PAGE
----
@JaimeS and @Gondwanaland - I'm confused. I've read that one of the central problems with CFS/ME is our low anaerobic threshold - that we all too easily go into glycolysis, instead of making energy aerobically via the citric acid cycle, that basically somehow the citric acid cycle is blocked.
But the article states: "Blood glucose was elevated while blood lactate, urine pyruvate, and urine alanine were reduced indicating an inhibition of glycolysis that may potentially reduce the provision of adequate acetyl-CoA for the citric acid cycle."
I thought we had the opposite problem - too much glycolysis, rather than an inhibition of it. (I do have trouble with chemical diagrams like the one above. I get confused by all the arrows going back and forth and can't make sense of them. I think I need a course in understanding diagrams! there must be a trick, right? )
Anyways, can either of you clear up the matter I pose above - how supposedly glycolysis is inhibited in CFS/ME, when it seems to actually predominate over the citric acid cycle, from everything I read?
Some thoughts on the article, now I've had time to read it in its entirety:
The authors have read the right people and understand the nature of the illness - Maes, Carruthers, etc. I like that they say that the etiological mechanism has "predisposing, triggering, and maintaining factors".
The study involves 34 females with ME/CFS (34.9+/- 1.6 SE y.o.) and 25 non-ME/CFS females (33.0 +/- SE y.o.). Other participants were ruled out, including male patients with ME/CFS (sorry guys!) and people who were outliers age-wise. The dx criteria used was the Canadian Consensus; the non-ME/CFS patients were examined and it was determined they were not suffering from any major illness.
A limitation of the study is that they appear to have all come from the same clinician. This may mean the same area, which may mean the same/similar initial insults.
Absolute concentration of six blood metabolites were significantly altered in ME/CFS patients:
Blood glucose was increased.
The following were decreased: acetate, glutamate, hypoxanthine, lactate, and phenylalanine
Relative concentration of six metabolites were significantly altered in ME/CFS patients as well:
Blood glucose and aspartate were increased.
The following were decreased: acetate, glutamate, hypoxanthine, lactate, and phenylalanine
....and were positively correlated to one another for both ME/CFS patients and controls
....and were positively correlated to alanine, glycine, ornithine, serine, and total metabolites for both ME/CFS and controls
I find this part especially interesting. I'm not surprised glucose is increased rather than decreased; I think based off of a few experiences that my blood sugar is off. I'd really have to look at the others, though. I've heard of xanthine, but not hypoxanthine (puts on research hat).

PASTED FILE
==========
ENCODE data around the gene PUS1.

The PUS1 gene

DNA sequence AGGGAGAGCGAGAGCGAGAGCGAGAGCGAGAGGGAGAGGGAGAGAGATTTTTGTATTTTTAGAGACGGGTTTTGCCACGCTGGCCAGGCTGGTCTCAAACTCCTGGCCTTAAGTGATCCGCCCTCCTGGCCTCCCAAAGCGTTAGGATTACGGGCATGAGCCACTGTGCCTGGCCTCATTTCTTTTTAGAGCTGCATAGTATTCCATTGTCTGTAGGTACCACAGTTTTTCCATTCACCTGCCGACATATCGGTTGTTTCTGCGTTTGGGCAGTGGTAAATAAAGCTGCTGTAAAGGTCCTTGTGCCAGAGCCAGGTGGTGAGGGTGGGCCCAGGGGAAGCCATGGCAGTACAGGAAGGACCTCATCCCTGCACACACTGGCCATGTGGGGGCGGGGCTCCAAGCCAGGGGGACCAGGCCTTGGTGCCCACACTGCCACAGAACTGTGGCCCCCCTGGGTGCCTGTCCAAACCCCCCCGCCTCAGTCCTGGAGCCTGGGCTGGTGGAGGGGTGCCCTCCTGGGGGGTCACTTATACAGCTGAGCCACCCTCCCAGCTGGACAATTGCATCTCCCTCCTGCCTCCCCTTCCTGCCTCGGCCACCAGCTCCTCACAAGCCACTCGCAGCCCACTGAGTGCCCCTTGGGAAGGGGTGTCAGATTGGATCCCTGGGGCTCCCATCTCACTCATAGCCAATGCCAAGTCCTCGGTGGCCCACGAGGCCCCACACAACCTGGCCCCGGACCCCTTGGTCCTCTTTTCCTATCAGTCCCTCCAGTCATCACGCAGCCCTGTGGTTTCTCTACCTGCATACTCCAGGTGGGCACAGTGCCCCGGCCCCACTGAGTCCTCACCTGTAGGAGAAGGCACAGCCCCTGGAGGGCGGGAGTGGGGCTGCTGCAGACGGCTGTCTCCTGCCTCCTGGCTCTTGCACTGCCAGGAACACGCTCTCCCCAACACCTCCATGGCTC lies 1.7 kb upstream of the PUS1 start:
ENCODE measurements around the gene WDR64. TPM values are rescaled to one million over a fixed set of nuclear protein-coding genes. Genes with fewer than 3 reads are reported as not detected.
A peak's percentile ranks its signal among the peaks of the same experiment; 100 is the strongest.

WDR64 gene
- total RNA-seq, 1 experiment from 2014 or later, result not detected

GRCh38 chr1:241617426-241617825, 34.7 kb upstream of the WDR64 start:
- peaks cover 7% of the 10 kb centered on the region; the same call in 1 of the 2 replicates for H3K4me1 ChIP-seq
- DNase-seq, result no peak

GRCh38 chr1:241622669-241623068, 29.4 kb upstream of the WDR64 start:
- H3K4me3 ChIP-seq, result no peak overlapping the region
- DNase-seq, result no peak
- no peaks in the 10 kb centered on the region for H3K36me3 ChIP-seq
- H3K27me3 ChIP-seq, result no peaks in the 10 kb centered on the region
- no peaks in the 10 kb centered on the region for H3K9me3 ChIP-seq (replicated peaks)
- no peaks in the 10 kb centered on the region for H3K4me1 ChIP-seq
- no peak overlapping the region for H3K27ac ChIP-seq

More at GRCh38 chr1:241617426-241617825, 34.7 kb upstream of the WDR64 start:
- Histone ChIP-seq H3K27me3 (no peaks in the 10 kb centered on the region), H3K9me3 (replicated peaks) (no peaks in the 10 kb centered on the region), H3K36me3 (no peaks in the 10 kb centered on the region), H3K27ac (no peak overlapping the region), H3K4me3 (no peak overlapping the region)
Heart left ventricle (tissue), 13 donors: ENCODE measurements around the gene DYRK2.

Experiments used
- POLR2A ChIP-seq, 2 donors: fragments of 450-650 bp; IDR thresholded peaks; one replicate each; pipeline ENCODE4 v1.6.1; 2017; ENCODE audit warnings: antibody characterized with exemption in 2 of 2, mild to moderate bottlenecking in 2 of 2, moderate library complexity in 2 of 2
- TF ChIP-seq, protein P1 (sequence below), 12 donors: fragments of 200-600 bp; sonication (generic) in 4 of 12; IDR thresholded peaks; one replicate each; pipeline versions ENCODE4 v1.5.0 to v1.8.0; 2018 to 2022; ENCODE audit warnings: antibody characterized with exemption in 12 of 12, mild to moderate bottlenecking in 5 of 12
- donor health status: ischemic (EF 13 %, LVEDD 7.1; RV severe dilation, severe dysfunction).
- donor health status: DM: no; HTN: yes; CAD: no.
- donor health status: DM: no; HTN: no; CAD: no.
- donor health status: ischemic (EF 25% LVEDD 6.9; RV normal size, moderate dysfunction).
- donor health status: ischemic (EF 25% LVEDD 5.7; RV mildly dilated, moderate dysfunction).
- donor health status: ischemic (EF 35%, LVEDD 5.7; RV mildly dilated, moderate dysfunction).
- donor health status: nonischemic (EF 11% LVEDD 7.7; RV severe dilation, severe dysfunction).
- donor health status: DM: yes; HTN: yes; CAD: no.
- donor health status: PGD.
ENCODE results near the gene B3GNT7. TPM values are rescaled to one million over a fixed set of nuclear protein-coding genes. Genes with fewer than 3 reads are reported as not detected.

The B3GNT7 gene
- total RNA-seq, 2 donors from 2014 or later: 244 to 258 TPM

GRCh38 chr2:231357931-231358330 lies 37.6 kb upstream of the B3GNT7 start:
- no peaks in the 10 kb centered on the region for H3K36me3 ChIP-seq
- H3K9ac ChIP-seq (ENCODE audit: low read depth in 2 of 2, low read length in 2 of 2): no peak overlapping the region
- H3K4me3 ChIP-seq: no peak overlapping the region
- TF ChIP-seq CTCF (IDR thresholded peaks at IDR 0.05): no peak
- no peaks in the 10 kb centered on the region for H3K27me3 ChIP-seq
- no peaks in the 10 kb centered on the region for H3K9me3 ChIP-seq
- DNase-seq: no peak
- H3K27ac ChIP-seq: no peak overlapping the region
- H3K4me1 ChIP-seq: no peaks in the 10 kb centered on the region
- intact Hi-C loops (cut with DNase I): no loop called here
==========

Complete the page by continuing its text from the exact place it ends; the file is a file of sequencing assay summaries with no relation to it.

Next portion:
In urine rather than blood, all absolute concentration metabolites were found to be decreased in ME/CFS: acetate, alanine, formate, pyruvate and serine. Those plus valine were decreased in the relative concentrations - although there was increased allantoin and creatinine.
I find the latter fascinating. I know allantoin in the context of plants; it's a wound-healer present in comfrey plants, though in this context it's a purine product of uric acid? And I think we have all had our fill regarding what creatinine does.
It also seems that in the non-ME/CFS group, glucose was inversely proportional to hypoxanthine, lactate, and phenylalanine. In the ME/CFS group, acetate showed positive correlation to glutamate, hypoxanthine, lactate, and phenylalanine.
The altered amino acid concentrations appear to be connected to those important to the citric acid cycle; and other metabolites appear to point to disordered glycolysis.
So... we have trouble processing carbs? Huh. Also not terribly shocking.
If the amino acids that are involved in the citric acid cycle are drastically decreased and glucose is high, this may point to impaired glycolysis... and an over-utilization of the citric acid cycle to compensate, resulting in depleted amino acids.
The article then makes a particular point of how, only in the ME/CFS cohort did glycolysis products go down while amino acid waste went up, implying lower rate of glycolysis and a higher rate of the Krebs (Citric Acid) cycle, instead. In the healthy patients, these values did not directly correlate positively OR negatively.
The authors go on to then postulate that ME/CFS patients have a depletion of non-essential amino acids because they're being used to push the Krebs Cycle...
They point out that blood glutamate is positively correlated with arginine and negatively correlated with glucose in the ME/CFS group, again implying a compensatory mechanism for impaired glycolysis, this time through the transformation of oxaloacetate to aspartate using aspartate trasaminase, when glutamate is deaminated to 2-oxoglutarate.
Huh. So we have trouble using glucose, so we use glutamate, instead. And the more trouble we have using glucose, the more we need to rely on glutamate; that is why these, too, are inversely proportional in ME/CFS patients.
THEN THE RESEARCHERS INCLUDED the energy cycle diagrams for glycolysis, and the Citric Acid Cycle, and urea cycle - because they are just that awesome.